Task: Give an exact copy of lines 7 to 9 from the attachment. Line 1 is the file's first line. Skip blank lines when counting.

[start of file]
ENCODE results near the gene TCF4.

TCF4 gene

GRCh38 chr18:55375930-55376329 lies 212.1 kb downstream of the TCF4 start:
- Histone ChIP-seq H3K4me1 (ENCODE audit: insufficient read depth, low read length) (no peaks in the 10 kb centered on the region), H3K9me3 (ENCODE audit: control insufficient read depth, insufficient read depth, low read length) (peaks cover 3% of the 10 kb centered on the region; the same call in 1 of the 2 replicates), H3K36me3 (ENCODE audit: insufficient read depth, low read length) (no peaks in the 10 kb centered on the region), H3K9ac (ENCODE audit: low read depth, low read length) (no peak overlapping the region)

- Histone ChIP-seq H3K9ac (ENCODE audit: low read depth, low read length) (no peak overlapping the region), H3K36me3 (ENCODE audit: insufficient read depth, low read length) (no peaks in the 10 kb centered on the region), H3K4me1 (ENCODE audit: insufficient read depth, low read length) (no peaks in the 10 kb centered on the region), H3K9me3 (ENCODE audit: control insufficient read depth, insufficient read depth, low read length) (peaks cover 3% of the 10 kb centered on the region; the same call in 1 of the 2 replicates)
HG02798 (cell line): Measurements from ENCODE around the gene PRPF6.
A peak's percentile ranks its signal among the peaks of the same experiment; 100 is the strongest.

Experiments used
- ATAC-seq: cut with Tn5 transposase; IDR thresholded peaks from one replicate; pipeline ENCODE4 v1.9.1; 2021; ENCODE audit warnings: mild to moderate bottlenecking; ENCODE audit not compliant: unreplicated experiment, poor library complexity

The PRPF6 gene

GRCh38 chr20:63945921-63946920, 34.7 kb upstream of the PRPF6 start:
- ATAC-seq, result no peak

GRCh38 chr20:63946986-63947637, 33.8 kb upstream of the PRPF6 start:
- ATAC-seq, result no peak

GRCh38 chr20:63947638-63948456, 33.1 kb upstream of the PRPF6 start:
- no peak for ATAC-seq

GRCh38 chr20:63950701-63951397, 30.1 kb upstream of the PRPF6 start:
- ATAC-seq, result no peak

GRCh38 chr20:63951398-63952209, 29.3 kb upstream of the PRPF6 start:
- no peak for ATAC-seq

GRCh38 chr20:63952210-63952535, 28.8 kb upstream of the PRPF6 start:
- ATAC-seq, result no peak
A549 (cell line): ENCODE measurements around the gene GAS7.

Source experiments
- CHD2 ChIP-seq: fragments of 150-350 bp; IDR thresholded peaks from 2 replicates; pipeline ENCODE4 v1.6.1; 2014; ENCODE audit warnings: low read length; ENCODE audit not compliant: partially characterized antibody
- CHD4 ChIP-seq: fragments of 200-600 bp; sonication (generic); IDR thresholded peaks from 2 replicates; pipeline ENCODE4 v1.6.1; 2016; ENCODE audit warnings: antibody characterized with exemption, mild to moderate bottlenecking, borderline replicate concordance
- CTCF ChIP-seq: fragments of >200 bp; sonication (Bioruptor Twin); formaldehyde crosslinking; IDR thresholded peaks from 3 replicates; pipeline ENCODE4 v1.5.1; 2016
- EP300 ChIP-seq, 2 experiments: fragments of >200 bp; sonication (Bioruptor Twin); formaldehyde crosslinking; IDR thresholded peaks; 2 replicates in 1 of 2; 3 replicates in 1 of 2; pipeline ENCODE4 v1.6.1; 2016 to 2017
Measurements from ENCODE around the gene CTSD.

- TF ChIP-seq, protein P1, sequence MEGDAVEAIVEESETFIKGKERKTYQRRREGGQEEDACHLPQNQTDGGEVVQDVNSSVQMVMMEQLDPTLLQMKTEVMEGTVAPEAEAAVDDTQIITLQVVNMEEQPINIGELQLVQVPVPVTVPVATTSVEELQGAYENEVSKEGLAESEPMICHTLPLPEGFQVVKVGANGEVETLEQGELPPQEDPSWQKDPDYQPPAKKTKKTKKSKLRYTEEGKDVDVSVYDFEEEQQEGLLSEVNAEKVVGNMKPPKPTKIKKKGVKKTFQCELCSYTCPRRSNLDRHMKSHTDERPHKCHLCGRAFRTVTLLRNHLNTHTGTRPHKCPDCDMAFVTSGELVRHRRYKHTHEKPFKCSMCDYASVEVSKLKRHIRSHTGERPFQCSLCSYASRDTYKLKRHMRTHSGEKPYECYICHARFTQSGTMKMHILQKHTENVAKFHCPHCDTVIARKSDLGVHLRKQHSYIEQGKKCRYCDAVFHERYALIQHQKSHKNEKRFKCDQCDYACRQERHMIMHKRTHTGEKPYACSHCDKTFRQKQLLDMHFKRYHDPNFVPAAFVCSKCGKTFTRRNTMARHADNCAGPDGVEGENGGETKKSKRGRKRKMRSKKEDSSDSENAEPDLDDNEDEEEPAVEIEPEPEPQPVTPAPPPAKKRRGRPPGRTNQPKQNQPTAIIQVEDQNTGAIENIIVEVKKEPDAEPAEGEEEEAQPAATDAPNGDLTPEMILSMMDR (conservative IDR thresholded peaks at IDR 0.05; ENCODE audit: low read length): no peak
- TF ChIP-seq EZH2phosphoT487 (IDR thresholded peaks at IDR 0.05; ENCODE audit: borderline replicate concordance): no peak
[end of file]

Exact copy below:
A peak's percentile ranks its signal among the peaks of the same experiment; 100 is the strongest.

Experiments used
- ATAC-seq: cut with Tn5 transposase; IDR thresholded peaks from one replicate; pipeline ENCODE4 v1.9.1; 2021; ENCODE audit warnings: mild to moderate bottlenecking; ENCODE audit not compliant: unreplicated experiment, poor library complexity